Director: Paul Greengrass
Date: 26 March 2017
jamesintexas rating-- **
Jason Bourne feels soulless, like the worst kind of simplistic video game, and that's a colossal disappointment coming from stellar director Paul Greengrass and star Matt Damon. The film wastes its impressive cast and locations by boiling down its story to bare essentials, giving Jason Bourne very few lines and zero character development and arc. Clumsy flashbacks to an inciting incident are supposed to show his motivation and uncertainty about his origins which haunt him. But without Bourne talking to anyone, the film mostly becomes about crisp movement and fluid action set pieces, which although impressively staged and compelling, they just serve as spectacle, never substance, resulting in a glossy, unsatisfying experience.
Bourne (Matt Damon) begins the film in hiding, engaging in brutal street fights for money on an island in Greece; he's brought back into the fold by ex-operative Nicky Parsons (Julia Stiles) who has found files that she wants him to read because the plot told her to do so (ostensibly, the CIA is up to its old malfeasance, but you know what I mean). Way leads onto way, and fiery, protest-filled Greece bleeds into Iceland into Berlin into London and into Las Vegas. On the hunt for a resurgent Bourne are CIA Deputy Director Robert Dewey (Tommy Lee Jones) and Cyber Ops Head Heather Miller (Alicia Vikander) who thinks he can be turned. Also, Aaron Kalloor (Riz Ahmed) plays a hubristic Mark Zuckerberg-type, the creator of Deep Dream social media platforms who figures into the C.I.A.'s work somehow in a vague attempt at social relevance. Bourne investigates his own past while an intense assassin known only as Asset (Vincent Cassell) hunts him. And, all roads lead to Vegas.
Because the film is committed to a near silent performance from Matt Damon, we get the enthralling filming of Bourne reading google searches to figure out who characters are. Bourne always just shows up exactly where he is supposed to be with weapons and passports and escape routes fully figured out inside of his head but never shared with us. C.I.A. Directors waive security and wait in darkened penthouses unguarded. And handy surveillance technology just sits in bowls at Las Vegas conferences and is easily taken, installed, and monitored. As a modern thriller, Jason Bourne is the kind of film where you can never even conceive of any of the main characters eating human food, taking a drink of water, or going to the bathroom.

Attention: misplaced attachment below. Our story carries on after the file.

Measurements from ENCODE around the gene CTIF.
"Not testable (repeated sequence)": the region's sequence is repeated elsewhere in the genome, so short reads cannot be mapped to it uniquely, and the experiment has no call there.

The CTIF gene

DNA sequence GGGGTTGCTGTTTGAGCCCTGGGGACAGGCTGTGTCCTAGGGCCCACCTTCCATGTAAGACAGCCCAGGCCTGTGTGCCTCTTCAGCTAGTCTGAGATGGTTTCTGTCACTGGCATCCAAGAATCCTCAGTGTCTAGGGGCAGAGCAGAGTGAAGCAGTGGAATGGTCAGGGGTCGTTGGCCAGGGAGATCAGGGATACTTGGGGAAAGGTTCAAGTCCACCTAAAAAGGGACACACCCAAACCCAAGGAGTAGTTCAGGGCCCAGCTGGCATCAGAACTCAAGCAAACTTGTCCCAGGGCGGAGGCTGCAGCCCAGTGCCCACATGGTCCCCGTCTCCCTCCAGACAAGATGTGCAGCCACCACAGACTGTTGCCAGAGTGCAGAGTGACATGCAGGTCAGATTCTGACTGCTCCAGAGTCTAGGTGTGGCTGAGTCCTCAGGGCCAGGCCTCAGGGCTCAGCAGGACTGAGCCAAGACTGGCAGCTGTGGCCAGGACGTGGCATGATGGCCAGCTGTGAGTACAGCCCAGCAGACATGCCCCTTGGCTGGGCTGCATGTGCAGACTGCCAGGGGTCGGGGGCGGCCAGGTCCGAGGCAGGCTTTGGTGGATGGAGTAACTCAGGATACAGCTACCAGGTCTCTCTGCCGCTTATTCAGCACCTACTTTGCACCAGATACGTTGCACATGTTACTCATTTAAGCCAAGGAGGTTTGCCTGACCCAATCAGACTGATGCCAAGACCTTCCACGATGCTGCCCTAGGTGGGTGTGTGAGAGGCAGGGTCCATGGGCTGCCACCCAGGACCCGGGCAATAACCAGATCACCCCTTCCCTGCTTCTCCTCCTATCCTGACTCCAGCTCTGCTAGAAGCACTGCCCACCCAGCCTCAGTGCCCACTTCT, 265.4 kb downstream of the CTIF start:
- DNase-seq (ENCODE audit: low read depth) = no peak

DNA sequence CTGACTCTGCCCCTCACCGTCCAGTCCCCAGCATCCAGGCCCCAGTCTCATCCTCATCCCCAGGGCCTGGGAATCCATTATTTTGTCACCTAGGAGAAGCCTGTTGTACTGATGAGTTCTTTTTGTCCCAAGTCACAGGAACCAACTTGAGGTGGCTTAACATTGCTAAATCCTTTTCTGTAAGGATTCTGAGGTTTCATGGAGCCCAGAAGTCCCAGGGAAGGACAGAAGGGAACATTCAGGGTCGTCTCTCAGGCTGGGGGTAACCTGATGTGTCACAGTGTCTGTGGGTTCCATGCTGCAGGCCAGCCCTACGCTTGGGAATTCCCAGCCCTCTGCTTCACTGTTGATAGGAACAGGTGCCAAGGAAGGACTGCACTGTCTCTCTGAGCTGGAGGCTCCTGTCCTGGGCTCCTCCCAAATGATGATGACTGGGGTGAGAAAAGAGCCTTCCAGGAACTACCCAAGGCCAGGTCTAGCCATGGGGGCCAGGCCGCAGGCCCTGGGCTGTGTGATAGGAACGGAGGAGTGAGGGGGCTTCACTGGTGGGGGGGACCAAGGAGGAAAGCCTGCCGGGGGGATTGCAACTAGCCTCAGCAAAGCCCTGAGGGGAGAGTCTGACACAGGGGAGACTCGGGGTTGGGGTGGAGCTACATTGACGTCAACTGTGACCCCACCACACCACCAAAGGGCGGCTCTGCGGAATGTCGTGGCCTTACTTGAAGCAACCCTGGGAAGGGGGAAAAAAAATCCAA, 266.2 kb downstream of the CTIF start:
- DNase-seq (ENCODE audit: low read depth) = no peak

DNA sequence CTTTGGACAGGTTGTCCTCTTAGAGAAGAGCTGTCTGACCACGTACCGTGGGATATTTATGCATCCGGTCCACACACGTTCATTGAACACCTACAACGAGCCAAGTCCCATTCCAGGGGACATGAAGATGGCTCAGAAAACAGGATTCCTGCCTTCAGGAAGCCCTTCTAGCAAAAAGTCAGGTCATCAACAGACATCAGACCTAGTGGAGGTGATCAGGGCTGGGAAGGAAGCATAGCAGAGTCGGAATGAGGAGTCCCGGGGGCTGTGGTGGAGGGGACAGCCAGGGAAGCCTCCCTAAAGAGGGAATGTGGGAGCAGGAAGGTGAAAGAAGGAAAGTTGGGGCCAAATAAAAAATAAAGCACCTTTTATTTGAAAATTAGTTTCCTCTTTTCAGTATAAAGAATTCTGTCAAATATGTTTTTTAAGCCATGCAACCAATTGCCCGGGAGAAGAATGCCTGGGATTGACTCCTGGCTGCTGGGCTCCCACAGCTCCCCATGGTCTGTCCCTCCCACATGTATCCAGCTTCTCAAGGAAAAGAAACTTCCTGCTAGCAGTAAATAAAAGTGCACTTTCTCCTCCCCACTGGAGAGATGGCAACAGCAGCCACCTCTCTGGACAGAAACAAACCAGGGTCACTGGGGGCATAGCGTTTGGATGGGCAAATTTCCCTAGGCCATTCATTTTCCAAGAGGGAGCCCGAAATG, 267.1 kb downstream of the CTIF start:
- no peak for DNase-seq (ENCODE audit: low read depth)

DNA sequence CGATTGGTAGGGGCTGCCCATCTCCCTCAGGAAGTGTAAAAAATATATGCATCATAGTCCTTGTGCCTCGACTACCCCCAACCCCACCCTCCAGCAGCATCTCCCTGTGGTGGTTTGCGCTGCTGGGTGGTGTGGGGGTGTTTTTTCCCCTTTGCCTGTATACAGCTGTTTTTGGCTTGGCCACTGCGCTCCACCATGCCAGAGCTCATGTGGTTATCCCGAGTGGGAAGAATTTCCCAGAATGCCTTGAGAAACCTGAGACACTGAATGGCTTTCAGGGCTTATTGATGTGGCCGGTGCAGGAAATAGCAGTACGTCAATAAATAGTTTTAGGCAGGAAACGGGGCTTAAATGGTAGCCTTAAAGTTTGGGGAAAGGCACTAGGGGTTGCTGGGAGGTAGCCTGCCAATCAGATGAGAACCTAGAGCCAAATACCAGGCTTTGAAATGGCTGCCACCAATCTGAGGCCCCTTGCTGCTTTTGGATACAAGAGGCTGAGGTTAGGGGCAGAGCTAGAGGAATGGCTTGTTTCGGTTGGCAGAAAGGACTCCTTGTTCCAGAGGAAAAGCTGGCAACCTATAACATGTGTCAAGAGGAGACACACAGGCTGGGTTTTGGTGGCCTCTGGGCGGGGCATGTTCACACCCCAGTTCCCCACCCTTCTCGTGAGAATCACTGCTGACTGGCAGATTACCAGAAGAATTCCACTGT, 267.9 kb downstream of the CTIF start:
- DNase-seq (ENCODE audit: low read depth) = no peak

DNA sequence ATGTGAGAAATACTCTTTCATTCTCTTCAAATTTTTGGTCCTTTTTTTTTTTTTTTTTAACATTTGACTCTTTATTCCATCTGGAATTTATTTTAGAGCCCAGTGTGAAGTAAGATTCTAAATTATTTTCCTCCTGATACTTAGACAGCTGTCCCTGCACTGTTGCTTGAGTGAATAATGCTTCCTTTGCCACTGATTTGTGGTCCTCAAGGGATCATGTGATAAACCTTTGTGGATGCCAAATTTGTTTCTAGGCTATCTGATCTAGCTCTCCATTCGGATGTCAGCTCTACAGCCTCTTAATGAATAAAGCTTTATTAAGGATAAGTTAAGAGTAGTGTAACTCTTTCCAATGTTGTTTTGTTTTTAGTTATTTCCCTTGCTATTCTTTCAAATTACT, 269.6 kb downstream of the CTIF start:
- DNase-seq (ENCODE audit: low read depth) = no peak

I hate to be so negative. I like the character of Jason Bourne and the films (except the appalling entry with Jeremy Renner). I have read the first book by Robert Ludlum. I download every version of the Moby end song "Extreme Ways." The travelogue aspect of the films always earns my respect (part of me feels that I only know how modern Europe looks because of these films), and, to be honest, Matt Damon walking, in a hurry, occasionally looking over his shoulder, works for me. I like that, and even though it mostly reminds me of better movies (the original trilogy). I give degree of difficulty points here for the filming of a chase scene in a fiery Athens riot and the Las Vegas strip filled with cars, even though one particularly incredible sequence of cars being thrown into the air by a speeding SWAT vehicle only made me think of the untold casualties that extended crash would result in. Tommy Lee Jones is a formidable actor capable of greatness; here, whenever it seems like he is about to launch into a monologue or some speech that would shade his character a bit, Greengrass is content to show his craggy face instead. As a result, Jones is no Joan Allen or David Strathairn or Brian Cox or Chris Cooper or Clive Owen or Scott Glenn or Albert Finney when it comes to Bourne's past formidable opponents. And he could have been. Academy Award winner Vikander also seems similarly wasted in a confusing role that could have been conceived of better.
The film is curious inert despite its intense action, but I think too it suffers there in comparison to its predecessors. Greengrass himself has set the bar so high for car chases, one-on-one fights in close quarters, and hand-held camera work, that here, it just does not seem that compelling or interesting. I hate to call a film a cash grab and insult it in that way, but what we have here seems clumsily done without the care and, dare I say, the grace of its previous thrillers. The Bourne Identity ushered in a new era of spy techno-thrillers, leaving its fingerprints on the James Bond franchise as well as Batman in our post 9-11 world. Jason Bourne deserves to be relegated to The Bourne Legacy as two offshoots that never fully pay off.